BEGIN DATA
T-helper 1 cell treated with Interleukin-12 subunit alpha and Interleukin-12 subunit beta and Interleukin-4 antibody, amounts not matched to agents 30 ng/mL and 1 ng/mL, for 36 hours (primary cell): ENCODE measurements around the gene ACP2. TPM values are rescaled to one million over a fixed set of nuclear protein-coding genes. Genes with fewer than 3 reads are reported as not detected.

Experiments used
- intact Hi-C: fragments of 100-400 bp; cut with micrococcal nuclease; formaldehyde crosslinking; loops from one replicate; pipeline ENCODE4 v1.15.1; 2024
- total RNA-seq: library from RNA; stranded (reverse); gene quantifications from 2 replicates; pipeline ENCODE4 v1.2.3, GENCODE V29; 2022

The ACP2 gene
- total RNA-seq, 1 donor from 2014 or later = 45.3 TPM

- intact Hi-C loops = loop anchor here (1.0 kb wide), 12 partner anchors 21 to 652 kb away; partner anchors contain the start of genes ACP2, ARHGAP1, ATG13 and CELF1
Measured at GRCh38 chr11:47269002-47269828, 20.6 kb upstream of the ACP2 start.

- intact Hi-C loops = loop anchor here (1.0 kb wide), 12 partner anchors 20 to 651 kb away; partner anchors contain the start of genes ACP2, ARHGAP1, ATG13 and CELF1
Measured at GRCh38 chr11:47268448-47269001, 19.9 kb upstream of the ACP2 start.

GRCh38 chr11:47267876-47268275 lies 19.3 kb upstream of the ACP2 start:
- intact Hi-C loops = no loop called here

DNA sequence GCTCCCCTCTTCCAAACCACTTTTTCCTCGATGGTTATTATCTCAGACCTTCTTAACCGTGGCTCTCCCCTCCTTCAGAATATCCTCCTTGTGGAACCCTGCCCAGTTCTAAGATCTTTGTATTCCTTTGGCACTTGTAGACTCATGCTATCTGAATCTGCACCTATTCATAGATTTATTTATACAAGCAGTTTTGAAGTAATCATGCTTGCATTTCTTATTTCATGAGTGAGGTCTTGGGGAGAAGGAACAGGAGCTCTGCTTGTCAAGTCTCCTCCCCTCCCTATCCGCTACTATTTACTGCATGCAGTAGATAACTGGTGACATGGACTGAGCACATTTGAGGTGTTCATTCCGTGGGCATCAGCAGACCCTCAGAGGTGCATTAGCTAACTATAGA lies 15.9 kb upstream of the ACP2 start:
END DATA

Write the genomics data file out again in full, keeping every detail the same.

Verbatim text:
T-helper 1 cell treated with Interleukin-12 subunit alpha and Interleukin-12 subunit beta and Interleukin-4 antibody, amounts not matched to agents 30 ng/mL and 1 ng/mL, for 36 hours (primary cell): ENCODE measurements around the gene ACP2. TPM values are rescaled to one million over a fixed set of nuclear protein-coding genes. Genes with fewer than 3 reads are reported as not detected.

Experiments used
- intact Hi-C: fragments of 100-400 bp; cut with micrococcal nuclease; formaldehyde crosslinking; loops from one replicate; pipeline ENCODE4 v1.15.1; 2024
- total RNA-seq: library from RNA; stranded (reverse); gene quantifications from 2 replicates; pipeline ENCODE4 v1.2.3, GENCODE V29; 2022

The ACP2 gene
- total RNA-seq, 1 donor from 2014 or later = 45.3 TPM

- intact Hi-C loops = loop anchor here (1.0 kb wide), 12 partner anchors 21 to 652 kb away; partner anchors contain the start of genes ACP2, ARHGAP1, ATG13 and CELF1
Measured at GRCh38 chr11:47269002-47269828, 20.6 kb upstream of the ACP2 start.

- intact Hi-C loops = loop anchor here (1.0 kb wide), 12 partner anchors 20 to 651 kb away; partner anchors contain the start of genes ACP2, ARHGAP1, ATG13 and CELF1
Measured at GRCh38 chr11:47268448-47269001, 19.9 kb upstream of the ACP2 start.

GRCh38 chr11:47267876-47268275 lies 19.3 kb upstream of the ACP2 start:
- intact Hi-C loops = no loop called here

DNA sequence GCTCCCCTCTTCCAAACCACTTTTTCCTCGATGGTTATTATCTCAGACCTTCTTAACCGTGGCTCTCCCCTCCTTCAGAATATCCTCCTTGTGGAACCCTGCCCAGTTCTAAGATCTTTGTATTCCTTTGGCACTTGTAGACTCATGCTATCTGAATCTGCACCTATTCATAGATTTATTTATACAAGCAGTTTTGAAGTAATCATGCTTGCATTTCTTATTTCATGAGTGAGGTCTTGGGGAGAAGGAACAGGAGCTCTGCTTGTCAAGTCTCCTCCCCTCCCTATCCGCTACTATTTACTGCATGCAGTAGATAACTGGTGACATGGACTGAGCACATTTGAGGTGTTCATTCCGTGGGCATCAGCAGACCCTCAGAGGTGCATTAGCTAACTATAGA lies 15.9 kb upstream of the ACP2 start: